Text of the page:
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“#BeingCyberSmart means picking the right battles and reducing the risks in the probable vectors”

Vishak Raman, Director, Security Business, Cisco India & SAARC, delves into what it takes for an organization to #BeCyberSmart. He also discusses the new-age cyberthreats and the need for zero trust architecture.


October, being the National Cybersecurity Awareness Month, sees a flurry of initiatives across organizations to create awareness among employees for #BeingCyberSmart. The CISA and NCSA initiative, which kicked off in October 2003, is far more relevant and important than in previous years. The onset of increased digitalization means the attack surface has exponentially expanded for enterprises, small businesses, and individuals. The new-age working model leaves us increasingly vulnerable to emerging cyberthreats, opening the floodgates to more sophisticated attack techniques.

Minu Sirsalewala, Editorial Consultant, CISO MAG, chatted with Vishak Raman, Director, Security Business, Cisco India and SAARC,  on what it takes for organizations for #BeingCyberSmart in this digital-distributed age. Raman also delved into the new age cybersafe techniques like Zero Trust Architecture, current security trends, and new-age cyberthreats.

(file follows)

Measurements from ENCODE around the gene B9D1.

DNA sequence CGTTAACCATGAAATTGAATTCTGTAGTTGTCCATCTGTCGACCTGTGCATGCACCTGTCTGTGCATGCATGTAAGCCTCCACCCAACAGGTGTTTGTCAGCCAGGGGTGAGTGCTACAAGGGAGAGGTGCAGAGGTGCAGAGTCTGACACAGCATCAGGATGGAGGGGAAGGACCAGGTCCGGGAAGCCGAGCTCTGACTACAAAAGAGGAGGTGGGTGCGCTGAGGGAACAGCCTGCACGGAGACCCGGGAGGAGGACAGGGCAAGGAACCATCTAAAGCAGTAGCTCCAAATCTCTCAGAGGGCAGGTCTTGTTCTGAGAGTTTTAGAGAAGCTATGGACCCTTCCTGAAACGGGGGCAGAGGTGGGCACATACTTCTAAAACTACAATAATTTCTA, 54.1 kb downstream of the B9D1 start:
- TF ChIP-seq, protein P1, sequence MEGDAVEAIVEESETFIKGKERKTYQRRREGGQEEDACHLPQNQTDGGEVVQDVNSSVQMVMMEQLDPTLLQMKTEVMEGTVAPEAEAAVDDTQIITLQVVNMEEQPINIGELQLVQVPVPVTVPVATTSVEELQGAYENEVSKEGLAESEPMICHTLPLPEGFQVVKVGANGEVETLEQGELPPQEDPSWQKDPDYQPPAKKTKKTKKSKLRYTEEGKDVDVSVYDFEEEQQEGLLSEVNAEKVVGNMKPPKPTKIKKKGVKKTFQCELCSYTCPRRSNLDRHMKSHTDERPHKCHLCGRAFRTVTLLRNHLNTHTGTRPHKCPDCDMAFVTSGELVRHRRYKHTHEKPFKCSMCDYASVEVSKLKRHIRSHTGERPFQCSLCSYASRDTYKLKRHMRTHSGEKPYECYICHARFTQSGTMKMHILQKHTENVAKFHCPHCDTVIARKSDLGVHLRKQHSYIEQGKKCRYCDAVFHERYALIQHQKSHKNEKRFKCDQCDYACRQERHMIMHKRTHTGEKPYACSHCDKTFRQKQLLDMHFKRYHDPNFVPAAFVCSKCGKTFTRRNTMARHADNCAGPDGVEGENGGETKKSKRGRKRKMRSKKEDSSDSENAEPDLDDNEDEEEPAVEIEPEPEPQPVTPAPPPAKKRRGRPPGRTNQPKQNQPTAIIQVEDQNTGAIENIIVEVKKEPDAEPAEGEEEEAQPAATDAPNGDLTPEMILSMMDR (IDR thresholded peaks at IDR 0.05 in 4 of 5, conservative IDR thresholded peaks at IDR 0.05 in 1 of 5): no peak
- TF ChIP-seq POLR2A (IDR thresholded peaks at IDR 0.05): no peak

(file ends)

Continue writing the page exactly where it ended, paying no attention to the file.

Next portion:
Raman leads Cisco’s Security business for the India and SAARC region. He brings over 20 years of experience in the Information Security Services space with stints in product management, sales, marketing, and business development.

Prior to Cisco, Raman was the Senior Regional Director (India & SAARC) at FireEye. He was also the Global Head of Content Delivery Network (CDN) & Managed Security Services (MSS) business at Tata Communications for three years. Before joining Tata Communications, Raman was the Senior Regional Director for Fortinet and is credited with having built Fortinet’s Unified Threat Management success story in India and SAARC for 10 years. He was instrumental in setting up the first-of-its-kind Global Technical Assistance Centre in Bangalore to support Fortinet’s customers worldwide. Raman has also worked at WatchGuard, Sify, and HCL Technologies. He has an engineering degree in Computer Science and MBA from IIM – Ahmedabad.

Edited excerpts of the interview follow:

What does #BeingCyberSmart mean for an organization?

#BeingCyberSmart is knowing what to defend and what is the maximum I need to defend. As the budgets are limited, you must bite what you can chew. IoT Security, DDoS, and other large threat vectors have been observed during the pandemic, contributing 70–80% of the attacks. So, being able to prevent the most vulnerable and probable attacks is #BeingCyberSmart.

The four big vectors that need to be closely evaluated are email security to avoid phishing; endpoint security, which is the last line of defense; cloud security, which ensures cloud data is secure; and the most important is securing technology by adding layers of security towards the identity part. #BeingCyberSmart means picking the right battles and reducing the risks in these probable vectors which are email, identity theft, cloud, and endpoint.

Is zero trust approach an answer to better protection or just a buzzword?

Zero trust is not a buzzword; it’s a framework for organizations to put together their security posture. It starts with fundamentals like, what are you trying to protect? It is to simply design a trust framework and to look at the design philosophy for zero trust.